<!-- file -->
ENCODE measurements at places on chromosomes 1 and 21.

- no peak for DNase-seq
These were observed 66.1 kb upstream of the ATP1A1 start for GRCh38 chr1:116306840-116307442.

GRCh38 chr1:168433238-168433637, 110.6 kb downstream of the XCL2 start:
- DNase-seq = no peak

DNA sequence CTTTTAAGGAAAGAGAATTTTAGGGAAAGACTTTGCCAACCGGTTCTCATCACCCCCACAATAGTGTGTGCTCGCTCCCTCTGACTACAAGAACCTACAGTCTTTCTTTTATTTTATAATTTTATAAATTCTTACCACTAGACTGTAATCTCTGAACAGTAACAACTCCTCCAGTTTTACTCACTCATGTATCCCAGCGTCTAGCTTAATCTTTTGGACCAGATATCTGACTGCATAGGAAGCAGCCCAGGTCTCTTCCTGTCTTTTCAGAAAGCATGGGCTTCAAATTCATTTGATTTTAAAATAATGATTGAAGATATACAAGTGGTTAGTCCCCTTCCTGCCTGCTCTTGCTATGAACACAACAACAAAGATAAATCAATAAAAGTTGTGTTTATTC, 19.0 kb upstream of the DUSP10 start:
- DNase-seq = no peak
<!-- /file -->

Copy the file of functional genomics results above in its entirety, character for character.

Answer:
ENCODE measurements at places on chromosomes 1 and 21.

- no peak for DNase-seq
These were observed 66.1 kb upstream of the ATP1A1 start for GRCh38 chr1:116306840-116307442.

GRCh38 chr1:168433238-168433637, 110.6 kb downstream of the XCL2 start:
- DNase-seq = no peak

DNA sequence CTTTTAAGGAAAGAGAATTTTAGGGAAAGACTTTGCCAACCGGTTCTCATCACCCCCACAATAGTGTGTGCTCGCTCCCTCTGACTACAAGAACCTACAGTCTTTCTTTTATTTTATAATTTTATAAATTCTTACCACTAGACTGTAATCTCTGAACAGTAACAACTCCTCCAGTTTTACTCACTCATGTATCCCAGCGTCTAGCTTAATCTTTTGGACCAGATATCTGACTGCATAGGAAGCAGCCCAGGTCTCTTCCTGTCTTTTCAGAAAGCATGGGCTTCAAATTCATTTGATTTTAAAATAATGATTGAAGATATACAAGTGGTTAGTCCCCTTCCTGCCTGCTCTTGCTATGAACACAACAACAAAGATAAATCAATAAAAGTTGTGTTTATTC, 19.0 kb upstream of the DUSP10 start:
- DNase-seq = no peak